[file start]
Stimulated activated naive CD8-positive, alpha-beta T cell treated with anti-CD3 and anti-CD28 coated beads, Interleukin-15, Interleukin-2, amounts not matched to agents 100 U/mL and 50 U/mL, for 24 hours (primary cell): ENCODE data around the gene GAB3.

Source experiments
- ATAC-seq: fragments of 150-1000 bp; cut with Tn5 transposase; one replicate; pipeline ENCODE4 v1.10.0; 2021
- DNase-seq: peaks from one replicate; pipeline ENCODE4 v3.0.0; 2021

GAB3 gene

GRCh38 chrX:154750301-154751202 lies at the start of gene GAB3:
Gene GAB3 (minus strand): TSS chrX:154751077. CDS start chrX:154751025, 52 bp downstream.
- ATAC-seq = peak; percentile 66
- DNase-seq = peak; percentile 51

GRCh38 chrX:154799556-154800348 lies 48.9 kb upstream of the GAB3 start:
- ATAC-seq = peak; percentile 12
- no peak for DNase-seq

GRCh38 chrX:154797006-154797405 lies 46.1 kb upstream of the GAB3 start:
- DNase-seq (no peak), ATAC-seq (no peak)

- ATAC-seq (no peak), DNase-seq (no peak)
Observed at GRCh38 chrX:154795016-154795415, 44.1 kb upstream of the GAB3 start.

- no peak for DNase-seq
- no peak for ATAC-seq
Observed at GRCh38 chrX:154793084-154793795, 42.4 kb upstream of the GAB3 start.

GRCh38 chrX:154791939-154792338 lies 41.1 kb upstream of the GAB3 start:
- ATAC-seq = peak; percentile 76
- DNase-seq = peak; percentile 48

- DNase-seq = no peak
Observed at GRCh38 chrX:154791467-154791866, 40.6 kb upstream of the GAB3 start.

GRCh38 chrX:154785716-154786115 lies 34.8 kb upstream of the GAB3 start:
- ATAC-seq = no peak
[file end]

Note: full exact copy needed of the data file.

Stimulated activated naive CD8-positive, alpha-beta T cell treated with anti-CD3 and anti-CD28 coated beads, Interleukin-15, Interleukin-2, amounts not matched to agents 100 U/mL and 50 U/mL, for 24 hours (primary cell): ENCODE data around the gene GAB3.

Source experiments
- ATAC-seq: fragments of 150-1000 bp; cut with Tn5 transposase; one replicate; pipeline ENCODE4 v1.10.0; 2021
- DNase-seq: peaks from one replicate; pipeline ENCODE4 v3.0.0; 2021

GAB3 gene

GRCh38 chrX:154750301-154751202 lies at the start of gene GAB3:
Gene GAB3 (minus strand): TSS chrX:154751077. CDS start chrX:154751025, 52 bp downstream.
- ATAC-seq = peak; percentile 66
- DNase-seq = peak; percentile 51

GRCh38 chrX:154799556-154800348 lies 48.9 kb upstream of the GAB3 start:
- ATAC-seq = peak; percentile 12
- no peak for DNase-seq

GRCh38 chrX:154797006-154797405 lies 46.1 kb upstream of the GAB3 start:
- DNase-seq (no peak), ATAC-seq (no peak)

- ATAC-seq (no peak), DNase-seq (no peak)
Observed at GRCh38 chrX:154795016-154795415, 44.1 kb upstream of the GAB3 start.

- no peak for DNase-seq
- no peak for ATAC-seq
Observed at GRCh38 chrX:154793084-154793795, 42.4 kb upstream of the GAB3 start.

GRCh38 chrX:154791939-154792338 lies 41.1 kb upstream of the GAB3 start:
- ATAC-seq = peak; percentile 76
- DNase-seq = peak; percentile 48

- DNase-seq = no peak
Observed at GRCh38 chrX:154791467-154791866, 40.6 kb upstream of the GAB3 start.

GRCh38 chrX:154785716-154786115 lies 34.8 kb upstream of the GAB3 start:
- ATAC-seq = no peak